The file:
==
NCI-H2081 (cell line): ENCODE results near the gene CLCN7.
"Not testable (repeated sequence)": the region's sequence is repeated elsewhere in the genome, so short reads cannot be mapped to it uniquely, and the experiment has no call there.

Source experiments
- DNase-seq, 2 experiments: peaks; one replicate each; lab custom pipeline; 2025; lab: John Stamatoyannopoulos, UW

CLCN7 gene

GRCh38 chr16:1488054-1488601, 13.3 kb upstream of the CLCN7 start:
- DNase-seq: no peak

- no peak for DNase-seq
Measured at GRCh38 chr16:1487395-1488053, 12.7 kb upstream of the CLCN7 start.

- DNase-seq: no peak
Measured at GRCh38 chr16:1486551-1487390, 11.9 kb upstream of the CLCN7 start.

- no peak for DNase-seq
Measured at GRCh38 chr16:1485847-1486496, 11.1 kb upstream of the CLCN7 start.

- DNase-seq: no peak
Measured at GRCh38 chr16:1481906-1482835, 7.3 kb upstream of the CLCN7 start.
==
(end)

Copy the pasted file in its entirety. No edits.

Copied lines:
NCI-H2081 (cell line): ENCODE results near the gene CLCN7.
"Not testable (repeated sequence)": the region's sequence is repeated elsewhere in the genome, so short reads cannot be mapped to it uniquely, and the experiment has no call there.

Source experiments
- DNase-seq, 2 experiments: peaks; one replicate each; lab custom pipeline; 2025; lab: John Stamatoyannopoulos, UW

CLCN7 gene

GRCh38 chr16:1488054-1488601, 13.3 kb upstream of the CLCN7 start:
- DNase-seq: no peak

- no peak for DNase-seq
Measured at GRCh38 chr16:1487395-1488053, 12.7 kb upstream of the CLCN7 start.

- DNase-seq: no peak
Measured at GRCh38 chr16:1486551-1487390, 11.9 kb upstream of the CLCN7 start.

- no peak for DNase-seq
Measured at GRCh38 chr16:1485847-1486496, 11.1 kb upstream of the CLCN7 start.

- DNase-seq: no peak
Measured at GRCh38 chr16:1481906-1482835, 7.3 kb upstream of the CLCN7 start.